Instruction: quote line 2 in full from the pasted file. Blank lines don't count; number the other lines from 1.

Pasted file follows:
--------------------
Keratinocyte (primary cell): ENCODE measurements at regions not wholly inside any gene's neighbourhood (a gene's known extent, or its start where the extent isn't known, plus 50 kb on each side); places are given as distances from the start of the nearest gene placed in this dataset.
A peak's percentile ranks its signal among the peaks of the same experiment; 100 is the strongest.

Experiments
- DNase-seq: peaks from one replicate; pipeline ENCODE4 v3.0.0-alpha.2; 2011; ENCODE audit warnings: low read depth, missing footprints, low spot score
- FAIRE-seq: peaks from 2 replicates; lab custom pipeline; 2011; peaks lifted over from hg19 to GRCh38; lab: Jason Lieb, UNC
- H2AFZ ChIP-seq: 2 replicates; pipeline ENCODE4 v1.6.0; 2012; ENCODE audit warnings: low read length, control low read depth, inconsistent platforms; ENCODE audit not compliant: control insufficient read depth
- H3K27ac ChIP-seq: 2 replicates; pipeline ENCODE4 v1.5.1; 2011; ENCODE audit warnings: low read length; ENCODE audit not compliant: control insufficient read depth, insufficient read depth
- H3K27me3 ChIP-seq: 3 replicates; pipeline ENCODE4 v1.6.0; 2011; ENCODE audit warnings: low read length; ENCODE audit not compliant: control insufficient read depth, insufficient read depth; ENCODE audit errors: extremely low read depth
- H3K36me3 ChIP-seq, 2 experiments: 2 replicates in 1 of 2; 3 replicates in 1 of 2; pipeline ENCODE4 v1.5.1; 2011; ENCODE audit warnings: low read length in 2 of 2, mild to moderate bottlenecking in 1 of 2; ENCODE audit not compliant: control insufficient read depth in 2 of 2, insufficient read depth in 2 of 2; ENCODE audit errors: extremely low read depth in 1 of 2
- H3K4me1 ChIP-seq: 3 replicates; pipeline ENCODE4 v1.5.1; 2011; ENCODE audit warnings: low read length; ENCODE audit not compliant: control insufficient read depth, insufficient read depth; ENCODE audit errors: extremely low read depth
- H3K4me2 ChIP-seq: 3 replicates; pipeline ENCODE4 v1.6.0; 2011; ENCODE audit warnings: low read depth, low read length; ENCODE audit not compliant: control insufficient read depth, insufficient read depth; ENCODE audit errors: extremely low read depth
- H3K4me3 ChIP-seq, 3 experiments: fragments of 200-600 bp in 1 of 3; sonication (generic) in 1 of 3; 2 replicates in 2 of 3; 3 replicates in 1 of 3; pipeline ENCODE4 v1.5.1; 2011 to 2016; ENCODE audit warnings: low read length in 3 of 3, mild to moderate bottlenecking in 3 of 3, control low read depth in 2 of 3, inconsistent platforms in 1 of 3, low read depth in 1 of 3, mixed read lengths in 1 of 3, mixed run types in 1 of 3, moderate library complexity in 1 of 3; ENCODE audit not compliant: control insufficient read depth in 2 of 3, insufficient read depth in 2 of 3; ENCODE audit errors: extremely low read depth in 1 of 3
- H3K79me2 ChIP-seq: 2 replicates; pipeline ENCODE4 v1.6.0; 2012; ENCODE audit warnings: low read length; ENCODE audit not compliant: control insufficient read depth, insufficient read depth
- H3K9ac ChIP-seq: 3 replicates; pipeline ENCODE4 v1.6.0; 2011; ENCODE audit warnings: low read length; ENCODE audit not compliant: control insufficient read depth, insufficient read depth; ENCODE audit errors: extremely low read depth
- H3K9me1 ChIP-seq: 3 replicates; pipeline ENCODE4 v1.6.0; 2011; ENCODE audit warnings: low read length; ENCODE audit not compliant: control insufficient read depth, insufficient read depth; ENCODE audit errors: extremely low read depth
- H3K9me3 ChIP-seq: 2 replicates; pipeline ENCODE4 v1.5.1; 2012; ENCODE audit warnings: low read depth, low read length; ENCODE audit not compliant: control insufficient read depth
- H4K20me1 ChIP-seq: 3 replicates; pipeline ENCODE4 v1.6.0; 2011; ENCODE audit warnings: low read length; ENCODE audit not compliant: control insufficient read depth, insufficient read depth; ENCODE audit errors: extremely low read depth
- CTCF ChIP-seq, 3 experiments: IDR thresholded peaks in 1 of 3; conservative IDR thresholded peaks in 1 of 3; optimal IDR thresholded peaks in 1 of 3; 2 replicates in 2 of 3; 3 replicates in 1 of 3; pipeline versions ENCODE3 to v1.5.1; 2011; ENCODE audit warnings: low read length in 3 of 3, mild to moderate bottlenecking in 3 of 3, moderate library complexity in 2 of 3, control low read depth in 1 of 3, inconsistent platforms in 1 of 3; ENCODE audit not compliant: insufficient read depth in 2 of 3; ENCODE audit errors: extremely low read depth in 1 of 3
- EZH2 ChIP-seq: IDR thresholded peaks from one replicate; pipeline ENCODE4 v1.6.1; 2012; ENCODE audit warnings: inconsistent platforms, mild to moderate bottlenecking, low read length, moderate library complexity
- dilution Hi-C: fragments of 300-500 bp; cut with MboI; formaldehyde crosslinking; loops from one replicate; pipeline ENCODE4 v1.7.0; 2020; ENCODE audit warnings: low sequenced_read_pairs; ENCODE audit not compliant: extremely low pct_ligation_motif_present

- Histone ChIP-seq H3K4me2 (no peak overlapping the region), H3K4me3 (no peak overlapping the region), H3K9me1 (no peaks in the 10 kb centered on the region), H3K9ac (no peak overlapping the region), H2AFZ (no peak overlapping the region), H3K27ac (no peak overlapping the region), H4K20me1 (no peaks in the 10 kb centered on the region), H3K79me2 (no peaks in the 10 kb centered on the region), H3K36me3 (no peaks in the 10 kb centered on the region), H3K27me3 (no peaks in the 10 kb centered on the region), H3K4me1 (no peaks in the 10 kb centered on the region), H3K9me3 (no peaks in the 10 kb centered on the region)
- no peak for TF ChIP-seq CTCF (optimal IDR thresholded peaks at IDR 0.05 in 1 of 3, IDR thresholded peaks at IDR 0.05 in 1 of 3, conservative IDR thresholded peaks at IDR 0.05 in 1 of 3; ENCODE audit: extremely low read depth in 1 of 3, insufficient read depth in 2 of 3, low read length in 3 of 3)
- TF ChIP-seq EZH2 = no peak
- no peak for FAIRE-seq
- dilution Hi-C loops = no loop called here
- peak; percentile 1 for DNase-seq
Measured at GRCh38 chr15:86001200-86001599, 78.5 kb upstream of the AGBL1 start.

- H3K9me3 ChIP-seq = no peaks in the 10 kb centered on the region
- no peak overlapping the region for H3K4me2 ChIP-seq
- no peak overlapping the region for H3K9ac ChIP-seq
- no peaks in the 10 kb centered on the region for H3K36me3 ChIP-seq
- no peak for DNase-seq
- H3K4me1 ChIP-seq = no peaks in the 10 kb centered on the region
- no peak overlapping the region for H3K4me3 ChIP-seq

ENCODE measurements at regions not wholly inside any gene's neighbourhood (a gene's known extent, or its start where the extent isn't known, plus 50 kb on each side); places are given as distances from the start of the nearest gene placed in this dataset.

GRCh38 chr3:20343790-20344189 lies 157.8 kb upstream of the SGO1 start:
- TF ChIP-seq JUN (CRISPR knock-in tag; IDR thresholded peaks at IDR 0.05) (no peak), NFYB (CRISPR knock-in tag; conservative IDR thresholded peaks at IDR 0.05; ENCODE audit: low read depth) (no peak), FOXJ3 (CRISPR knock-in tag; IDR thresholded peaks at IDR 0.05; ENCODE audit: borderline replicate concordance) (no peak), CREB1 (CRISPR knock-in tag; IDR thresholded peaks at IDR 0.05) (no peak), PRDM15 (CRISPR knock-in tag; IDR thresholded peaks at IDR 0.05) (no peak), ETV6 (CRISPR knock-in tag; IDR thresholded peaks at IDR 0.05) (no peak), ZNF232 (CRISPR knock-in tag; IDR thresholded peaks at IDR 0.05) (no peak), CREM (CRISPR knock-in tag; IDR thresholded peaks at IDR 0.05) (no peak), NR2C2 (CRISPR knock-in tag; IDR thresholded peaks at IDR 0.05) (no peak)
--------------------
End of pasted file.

A peak's percentile ranks its signal among the peaks of the same experiment; 100 is the strongest.